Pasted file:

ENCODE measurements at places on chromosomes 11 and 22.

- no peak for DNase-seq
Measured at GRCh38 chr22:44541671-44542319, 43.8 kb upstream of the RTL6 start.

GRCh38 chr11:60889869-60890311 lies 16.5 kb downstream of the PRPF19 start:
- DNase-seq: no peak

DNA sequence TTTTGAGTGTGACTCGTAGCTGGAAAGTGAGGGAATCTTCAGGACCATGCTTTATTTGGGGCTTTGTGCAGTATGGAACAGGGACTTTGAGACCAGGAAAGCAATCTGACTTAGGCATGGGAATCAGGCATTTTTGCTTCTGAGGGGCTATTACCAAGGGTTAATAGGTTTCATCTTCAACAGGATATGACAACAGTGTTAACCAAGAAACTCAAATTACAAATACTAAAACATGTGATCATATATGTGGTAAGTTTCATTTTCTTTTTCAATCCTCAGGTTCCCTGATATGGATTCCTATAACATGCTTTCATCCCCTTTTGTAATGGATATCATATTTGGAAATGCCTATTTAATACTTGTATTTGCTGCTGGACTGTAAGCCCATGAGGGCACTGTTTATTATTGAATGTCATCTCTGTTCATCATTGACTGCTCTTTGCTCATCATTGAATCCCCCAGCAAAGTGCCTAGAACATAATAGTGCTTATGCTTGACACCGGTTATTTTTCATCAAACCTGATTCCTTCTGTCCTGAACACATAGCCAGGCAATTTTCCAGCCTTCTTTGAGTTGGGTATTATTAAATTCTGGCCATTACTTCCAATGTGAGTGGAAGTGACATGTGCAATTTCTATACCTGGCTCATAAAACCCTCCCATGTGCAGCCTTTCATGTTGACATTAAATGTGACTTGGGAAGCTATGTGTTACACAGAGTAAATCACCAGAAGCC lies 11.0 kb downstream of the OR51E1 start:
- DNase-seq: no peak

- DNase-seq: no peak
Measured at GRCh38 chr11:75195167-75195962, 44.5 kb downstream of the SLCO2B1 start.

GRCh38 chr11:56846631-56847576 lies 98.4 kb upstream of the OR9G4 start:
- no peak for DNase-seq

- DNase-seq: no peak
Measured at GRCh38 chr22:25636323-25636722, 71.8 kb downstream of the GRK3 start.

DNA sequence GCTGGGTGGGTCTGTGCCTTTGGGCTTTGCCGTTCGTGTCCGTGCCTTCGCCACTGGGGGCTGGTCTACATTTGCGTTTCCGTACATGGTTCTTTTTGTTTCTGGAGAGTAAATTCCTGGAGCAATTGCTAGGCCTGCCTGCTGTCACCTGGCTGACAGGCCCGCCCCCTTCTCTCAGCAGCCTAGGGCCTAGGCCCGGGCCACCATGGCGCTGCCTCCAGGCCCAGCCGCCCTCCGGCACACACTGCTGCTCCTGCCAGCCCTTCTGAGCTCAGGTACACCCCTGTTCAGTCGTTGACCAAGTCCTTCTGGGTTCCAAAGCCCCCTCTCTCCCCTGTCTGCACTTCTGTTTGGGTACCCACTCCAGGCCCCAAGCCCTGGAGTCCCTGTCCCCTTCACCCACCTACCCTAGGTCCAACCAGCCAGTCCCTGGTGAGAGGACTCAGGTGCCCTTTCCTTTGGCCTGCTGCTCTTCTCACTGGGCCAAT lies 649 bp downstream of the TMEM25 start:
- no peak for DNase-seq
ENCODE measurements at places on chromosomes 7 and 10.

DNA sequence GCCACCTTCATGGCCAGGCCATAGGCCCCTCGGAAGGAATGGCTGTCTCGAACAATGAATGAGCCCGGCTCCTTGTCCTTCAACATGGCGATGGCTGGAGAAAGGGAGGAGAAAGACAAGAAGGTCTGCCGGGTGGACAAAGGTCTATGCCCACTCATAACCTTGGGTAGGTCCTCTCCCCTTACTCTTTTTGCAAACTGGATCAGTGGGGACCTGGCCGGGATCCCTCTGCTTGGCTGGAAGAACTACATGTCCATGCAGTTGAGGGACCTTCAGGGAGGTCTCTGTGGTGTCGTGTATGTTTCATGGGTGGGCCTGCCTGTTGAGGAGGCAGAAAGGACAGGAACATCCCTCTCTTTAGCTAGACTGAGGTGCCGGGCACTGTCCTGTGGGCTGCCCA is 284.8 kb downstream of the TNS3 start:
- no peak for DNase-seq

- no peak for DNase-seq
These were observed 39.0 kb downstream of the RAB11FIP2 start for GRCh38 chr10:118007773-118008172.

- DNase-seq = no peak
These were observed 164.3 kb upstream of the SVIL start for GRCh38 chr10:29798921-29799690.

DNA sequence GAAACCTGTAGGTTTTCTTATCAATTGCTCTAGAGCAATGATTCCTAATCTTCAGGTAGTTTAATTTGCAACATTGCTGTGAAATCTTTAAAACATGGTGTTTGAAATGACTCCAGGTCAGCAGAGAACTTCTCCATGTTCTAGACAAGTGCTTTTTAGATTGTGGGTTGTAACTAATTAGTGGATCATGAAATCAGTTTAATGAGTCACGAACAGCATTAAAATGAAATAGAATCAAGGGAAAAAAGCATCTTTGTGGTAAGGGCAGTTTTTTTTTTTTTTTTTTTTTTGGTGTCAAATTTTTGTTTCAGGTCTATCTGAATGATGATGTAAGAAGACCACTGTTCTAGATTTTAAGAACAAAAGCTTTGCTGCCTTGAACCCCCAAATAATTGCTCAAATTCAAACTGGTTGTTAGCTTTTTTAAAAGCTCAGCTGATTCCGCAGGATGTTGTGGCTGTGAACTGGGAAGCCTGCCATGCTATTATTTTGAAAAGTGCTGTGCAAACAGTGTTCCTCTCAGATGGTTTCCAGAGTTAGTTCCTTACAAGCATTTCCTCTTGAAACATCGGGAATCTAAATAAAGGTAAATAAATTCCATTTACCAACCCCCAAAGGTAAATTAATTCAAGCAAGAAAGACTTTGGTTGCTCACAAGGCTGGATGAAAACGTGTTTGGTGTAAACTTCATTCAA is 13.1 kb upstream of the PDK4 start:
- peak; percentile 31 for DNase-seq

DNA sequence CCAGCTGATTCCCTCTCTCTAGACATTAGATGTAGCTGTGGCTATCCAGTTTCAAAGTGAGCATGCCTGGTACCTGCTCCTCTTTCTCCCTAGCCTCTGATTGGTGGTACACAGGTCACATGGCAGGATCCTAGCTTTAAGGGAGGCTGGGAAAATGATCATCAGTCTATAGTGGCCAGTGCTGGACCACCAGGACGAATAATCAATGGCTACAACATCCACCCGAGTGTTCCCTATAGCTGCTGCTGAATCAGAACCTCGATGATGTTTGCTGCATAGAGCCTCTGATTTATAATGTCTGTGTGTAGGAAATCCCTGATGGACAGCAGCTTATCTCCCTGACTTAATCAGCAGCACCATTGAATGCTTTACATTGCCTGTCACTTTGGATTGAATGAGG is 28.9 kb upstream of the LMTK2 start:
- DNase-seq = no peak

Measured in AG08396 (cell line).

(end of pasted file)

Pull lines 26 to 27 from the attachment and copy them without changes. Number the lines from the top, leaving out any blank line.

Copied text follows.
- DNase-seq = no peak

Measured in AG08396 (cell line).